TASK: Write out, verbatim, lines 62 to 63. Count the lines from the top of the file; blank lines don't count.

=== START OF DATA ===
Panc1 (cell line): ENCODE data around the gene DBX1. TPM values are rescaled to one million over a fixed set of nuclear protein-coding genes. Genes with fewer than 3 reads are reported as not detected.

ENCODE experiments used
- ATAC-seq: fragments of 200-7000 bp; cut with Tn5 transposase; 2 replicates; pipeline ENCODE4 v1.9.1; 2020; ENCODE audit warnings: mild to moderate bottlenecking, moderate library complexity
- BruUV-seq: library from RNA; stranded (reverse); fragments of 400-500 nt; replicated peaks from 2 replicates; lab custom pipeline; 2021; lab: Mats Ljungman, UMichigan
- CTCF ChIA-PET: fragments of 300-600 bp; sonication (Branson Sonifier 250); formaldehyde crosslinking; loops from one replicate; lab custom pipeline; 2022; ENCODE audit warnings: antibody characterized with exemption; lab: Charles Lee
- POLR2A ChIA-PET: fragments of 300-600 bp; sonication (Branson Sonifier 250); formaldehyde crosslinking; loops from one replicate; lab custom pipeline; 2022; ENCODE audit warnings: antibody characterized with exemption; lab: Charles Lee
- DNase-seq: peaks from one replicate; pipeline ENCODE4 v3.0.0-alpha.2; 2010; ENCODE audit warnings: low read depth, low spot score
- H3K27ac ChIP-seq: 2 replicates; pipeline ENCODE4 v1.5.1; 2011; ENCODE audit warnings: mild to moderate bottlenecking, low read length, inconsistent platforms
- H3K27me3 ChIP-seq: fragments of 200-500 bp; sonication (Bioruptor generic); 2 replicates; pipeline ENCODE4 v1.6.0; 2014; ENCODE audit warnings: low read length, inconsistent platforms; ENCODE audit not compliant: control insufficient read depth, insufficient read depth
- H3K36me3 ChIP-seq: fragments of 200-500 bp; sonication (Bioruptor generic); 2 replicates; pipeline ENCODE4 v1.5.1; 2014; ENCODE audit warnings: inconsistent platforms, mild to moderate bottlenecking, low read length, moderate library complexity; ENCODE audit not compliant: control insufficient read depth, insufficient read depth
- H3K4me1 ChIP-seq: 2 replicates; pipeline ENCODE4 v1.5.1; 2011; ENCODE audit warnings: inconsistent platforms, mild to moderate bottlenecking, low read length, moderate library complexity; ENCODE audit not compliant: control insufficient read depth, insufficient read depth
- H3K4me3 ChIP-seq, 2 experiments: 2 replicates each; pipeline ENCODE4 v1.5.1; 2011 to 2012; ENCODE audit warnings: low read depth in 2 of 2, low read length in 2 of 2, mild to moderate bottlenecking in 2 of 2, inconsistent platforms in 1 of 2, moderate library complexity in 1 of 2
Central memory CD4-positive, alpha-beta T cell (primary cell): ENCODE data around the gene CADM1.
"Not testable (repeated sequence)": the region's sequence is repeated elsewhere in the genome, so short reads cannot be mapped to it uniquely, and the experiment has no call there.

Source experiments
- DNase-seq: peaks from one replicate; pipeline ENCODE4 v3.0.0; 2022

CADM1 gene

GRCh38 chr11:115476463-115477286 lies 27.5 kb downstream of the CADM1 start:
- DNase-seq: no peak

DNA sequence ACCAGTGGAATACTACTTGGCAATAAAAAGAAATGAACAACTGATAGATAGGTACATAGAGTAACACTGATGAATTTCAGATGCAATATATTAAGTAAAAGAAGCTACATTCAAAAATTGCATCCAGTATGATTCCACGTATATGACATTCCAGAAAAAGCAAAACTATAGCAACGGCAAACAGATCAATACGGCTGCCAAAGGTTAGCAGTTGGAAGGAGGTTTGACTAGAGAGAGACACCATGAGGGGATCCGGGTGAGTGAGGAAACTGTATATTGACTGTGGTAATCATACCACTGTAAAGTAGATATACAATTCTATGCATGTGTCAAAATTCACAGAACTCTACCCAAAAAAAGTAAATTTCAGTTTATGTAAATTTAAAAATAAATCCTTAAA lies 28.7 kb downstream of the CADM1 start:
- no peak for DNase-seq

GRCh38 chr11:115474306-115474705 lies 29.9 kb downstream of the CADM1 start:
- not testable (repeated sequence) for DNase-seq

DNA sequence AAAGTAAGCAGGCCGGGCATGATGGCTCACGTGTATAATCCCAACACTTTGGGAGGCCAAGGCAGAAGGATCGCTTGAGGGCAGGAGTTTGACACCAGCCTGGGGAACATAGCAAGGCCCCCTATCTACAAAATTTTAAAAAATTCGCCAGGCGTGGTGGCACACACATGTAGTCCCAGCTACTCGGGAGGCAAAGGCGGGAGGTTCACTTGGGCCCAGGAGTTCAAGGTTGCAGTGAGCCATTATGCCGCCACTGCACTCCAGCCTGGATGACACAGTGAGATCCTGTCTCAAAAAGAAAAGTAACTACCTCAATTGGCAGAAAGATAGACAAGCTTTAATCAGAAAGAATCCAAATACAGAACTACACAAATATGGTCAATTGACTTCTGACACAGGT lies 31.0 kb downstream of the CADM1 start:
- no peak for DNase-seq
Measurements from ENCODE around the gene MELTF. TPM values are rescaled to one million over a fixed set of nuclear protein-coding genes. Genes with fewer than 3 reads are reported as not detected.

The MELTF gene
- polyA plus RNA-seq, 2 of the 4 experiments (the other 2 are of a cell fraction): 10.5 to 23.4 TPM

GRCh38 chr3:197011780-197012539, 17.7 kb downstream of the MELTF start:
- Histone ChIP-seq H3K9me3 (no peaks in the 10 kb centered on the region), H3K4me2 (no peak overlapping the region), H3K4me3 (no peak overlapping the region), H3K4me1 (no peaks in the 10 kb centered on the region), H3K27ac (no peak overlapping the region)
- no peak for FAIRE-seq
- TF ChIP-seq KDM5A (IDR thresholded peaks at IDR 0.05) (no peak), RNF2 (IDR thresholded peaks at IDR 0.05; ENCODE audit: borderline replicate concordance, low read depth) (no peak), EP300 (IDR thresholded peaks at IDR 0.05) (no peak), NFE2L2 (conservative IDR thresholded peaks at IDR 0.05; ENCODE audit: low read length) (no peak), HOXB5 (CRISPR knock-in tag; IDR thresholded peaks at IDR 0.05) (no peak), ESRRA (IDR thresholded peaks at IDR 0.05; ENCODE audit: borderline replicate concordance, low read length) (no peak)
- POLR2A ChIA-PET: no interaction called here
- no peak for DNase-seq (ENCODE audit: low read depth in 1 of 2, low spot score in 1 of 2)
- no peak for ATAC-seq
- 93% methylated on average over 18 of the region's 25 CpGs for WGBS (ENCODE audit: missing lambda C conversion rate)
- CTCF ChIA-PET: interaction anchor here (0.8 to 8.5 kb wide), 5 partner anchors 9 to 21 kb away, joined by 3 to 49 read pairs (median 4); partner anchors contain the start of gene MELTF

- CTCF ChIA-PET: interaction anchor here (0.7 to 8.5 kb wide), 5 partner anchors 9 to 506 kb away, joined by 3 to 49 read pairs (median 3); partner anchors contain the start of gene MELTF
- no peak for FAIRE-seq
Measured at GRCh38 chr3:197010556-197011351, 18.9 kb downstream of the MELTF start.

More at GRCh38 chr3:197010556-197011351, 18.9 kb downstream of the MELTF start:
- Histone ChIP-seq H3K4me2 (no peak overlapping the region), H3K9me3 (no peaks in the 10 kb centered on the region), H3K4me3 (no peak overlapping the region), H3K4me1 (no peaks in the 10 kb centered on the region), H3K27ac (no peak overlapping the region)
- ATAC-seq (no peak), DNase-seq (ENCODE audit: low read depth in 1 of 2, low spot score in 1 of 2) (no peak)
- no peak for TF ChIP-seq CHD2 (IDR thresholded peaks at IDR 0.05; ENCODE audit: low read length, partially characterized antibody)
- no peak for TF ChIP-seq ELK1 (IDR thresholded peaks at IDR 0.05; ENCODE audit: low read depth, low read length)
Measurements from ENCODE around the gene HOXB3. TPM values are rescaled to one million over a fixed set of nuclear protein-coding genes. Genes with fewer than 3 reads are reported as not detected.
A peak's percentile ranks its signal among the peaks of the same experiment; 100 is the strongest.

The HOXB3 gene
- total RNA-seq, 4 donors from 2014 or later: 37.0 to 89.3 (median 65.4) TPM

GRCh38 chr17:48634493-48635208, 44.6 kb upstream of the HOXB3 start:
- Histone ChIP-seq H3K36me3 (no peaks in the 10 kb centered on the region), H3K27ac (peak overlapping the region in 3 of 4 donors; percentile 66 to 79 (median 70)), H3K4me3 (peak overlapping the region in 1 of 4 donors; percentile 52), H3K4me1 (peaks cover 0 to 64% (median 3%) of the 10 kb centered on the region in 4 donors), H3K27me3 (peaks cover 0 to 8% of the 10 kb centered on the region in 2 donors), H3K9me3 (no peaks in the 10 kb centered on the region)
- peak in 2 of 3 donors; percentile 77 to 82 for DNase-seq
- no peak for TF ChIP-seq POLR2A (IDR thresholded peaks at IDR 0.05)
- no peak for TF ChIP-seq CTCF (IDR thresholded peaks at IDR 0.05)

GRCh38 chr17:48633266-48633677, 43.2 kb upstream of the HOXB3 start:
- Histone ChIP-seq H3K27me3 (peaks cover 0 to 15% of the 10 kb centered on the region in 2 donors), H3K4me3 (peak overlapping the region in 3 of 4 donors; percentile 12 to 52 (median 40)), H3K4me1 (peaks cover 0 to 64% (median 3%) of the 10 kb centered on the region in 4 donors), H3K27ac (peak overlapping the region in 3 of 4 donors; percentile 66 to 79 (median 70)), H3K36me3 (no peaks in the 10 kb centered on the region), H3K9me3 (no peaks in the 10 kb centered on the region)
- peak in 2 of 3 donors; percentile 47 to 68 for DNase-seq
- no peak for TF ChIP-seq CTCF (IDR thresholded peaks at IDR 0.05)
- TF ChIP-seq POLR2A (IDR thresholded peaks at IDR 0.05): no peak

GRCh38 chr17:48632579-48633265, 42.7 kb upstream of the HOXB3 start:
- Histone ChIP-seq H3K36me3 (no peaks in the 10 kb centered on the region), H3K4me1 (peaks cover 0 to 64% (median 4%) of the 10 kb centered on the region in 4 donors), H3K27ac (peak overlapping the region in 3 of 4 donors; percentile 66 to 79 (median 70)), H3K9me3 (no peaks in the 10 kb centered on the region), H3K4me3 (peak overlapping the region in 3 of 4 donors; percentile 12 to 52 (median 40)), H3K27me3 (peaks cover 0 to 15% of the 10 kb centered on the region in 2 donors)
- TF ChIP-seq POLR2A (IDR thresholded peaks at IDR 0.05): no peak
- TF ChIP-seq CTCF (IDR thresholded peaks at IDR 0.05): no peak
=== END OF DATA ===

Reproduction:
- TF ChIP-seq POLR2A (IDR thresholded peaks at IDR 0.05): no peak
- TF ChIP-seq CTCF (IDR thresholded peaks at IDR 0.05): no peak